The EU and China

The EU and China

Bulletin article
Katinka Barysch
01 December 2004

With George W Bush re-elected to the White House, many Europeans are gloomy about the future of transatlantic relations. The EU's relationship with Russia has also soured, and not only because of Moscow's attitude to Ukraine's fraudulent elections. But EU diplomats exude optimism when asked about China. Chinese leaders, unlike most Russians and Americans, like and respect the European Union. They hope that a stronger and more united EU can help to create a multipolar world that is free of US domination.

The EU has responded to this goodwill by offering China a 'strategic partnership', which implies a relationship that includes not only economic but also political ties. The objectives of most EU governments with regards to China are similar, so they should be able to build a common policy. Yet the EU has struggled to maintain a common line on China. The various interests and attitudes of the individual member-states, in particular the large ones, tend to weaken the EU position.

Economic links are strong. China's exports to the EU have risen by an astonishing 820 per cent since 1990, while EU sales to China have jumped by 600 per cent. This year, bilateral trade is expected to top €180 billion, making the EU China's largest trading partner, ahead of the US and Japan. EU-based companies have also ploughed vast amounts of investment into the booming Chinese market. Many EU companies, such as Volkswagen or Carrefour (a French retail giant), now rely heavily on China for their profits.

While trade relations have flourished, the EU has sought to deepen political ties. The annual EU-China summits are interspersed with regular high-level meetings. Some 20 bilateral dialogues already cover subjects ranging from human rights to shipping. China has earmarked €230 million to participate in Galileo, the EU's planned satellite navigation system. Some 100,000 Chinese students are enrolled at universities across the EU. A new travel agreement signed in 2004 will bring hundreds of thousands of Chinese tourists to Europe in coming years.

Looking forward, the EU and China should be able to build a stronger partnership on their many common interests and attitudes. Both are suspicious of the US's untrammelled power and strongly support a multilateralism that is based on the United Nations and international law. Both stress the need for sustainable economic growth. Both believe that 'soft' power, the ability to persuade, can be a more effective means of achieving foreign policy objectives than armed force. Both tend to be too busy with their own internal problems to expend much energy on global politics. But both know that they need to become more pro-active in resolving explosive conflicts, for example in the Middle East, not least because both the EU and China depend on imported energy. In contrast to the US-China relationship, the tricky question of Taiwan does not loom large in EU-China relations, at least for now.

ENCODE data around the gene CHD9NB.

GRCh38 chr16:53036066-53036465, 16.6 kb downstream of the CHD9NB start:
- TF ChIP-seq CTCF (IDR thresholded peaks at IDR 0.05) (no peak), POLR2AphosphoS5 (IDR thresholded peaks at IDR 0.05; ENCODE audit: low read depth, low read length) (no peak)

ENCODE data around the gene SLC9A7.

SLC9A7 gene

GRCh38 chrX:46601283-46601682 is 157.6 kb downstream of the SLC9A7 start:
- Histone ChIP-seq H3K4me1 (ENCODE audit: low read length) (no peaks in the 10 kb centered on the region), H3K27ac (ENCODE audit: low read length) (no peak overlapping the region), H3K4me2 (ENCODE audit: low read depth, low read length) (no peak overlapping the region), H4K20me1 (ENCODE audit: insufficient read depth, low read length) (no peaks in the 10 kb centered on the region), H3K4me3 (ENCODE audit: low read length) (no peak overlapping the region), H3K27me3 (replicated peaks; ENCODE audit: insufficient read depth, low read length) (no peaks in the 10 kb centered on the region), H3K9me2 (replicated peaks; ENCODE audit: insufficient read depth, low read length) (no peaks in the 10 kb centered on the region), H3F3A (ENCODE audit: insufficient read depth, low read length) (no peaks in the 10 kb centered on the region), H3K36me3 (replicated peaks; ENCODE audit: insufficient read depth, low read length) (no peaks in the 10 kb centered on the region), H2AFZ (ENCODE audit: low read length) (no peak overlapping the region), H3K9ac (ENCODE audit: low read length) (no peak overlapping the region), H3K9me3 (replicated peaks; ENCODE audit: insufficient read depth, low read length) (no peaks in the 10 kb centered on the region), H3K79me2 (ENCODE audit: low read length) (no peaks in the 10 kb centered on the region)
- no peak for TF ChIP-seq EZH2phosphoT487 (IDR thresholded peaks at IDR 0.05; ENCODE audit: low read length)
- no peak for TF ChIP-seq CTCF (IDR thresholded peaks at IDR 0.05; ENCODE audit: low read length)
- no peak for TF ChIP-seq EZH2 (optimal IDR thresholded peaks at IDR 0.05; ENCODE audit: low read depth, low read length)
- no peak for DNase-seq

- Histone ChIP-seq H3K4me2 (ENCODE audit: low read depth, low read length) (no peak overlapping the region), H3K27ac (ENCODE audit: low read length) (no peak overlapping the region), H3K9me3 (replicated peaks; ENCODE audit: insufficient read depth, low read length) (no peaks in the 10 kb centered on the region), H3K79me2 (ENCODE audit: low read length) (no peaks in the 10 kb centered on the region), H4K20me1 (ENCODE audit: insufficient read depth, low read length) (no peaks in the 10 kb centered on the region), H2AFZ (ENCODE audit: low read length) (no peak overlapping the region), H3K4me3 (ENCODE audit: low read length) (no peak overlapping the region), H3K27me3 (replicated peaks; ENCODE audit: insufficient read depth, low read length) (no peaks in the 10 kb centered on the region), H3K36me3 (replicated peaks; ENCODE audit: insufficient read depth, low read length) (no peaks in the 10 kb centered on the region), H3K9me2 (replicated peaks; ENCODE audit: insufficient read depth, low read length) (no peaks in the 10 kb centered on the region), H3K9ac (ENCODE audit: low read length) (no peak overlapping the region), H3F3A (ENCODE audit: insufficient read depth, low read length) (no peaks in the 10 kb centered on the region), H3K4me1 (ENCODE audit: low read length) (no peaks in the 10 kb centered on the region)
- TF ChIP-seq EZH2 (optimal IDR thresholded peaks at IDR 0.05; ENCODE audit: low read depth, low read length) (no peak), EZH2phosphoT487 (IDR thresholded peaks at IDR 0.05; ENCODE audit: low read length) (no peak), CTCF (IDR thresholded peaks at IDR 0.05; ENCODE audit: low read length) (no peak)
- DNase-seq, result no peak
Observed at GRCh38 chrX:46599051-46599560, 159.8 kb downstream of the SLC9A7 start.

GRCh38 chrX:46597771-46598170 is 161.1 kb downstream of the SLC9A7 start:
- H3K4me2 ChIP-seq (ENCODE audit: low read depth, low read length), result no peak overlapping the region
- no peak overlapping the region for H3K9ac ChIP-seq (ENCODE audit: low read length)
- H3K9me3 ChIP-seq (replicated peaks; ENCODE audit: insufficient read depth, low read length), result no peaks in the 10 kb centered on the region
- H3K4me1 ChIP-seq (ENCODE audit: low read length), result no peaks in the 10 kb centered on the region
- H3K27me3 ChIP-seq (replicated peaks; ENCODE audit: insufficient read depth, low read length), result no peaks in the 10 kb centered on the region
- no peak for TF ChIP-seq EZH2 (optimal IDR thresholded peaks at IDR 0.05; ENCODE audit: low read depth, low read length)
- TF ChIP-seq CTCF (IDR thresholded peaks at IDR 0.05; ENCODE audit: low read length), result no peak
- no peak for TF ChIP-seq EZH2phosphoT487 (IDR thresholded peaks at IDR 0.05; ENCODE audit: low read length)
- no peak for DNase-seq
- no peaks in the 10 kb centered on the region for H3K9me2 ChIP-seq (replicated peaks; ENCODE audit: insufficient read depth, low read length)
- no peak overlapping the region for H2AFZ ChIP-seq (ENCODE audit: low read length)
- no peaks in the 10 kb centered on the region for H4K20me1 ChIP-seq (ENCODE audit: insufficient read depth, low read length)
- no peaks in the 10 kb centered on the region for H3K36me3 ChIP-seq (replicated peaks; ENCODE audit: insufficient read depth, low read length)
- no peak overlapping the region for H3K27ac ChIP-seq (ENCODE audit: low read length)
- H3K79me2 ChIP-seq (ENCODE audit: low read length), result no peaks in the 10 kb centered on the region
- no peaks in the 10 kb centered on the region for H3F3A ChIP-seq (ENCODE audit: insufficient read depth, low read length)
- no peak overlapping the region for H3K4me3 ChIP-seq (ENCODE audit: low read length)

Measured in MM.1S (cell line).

But a true strategic partnership between the EU and China requires a more coherent policy on the EU side. EU unity vis-à-vis China remains fragile, for two reasons. The first is the role of the US. Washington regards China as a strategic rival and remains committed to defending Taiwan in case of attack. It therefore warns the Europeans against selling weapons to China. China is very keen for the EU to lift the arms embargo it imposed after the Tienanmen Square massacre in 1989. France and Germany want to lift it. But the Nordic countries claim that China has not done enough to improve its human rights situation, while the UK and some of the East European countries fear that ending the ban would further strain transatlantic relations.

The second reason for intra-European disagreements is commercial self-interest. The leaders of France, Germany and the UK have a track record of disregarding pre-agreed EU positions - for example at the UN human rights commission - in the hope that their national companies will win lucrative Chinese contracts. While understandable, such lobbying tends to be futile and counterproductive. Futile because the Chinese usually select their business partners on the basis of commercial logic rather than political preference. And counterproductive because it weakens the EU in its bilateral dealings with Beijing. For example, the European Commission is leaning heavily on the Chinese authorities to implement their WTO commitments to open up markets and better protect intellectual property. It is offering 'market economy status' as a carrot. All EU businesses in China would benefit from that country making good its promises. But sadly, the European Union's 'big three' have not given the Commission the unstinting support it deserves.

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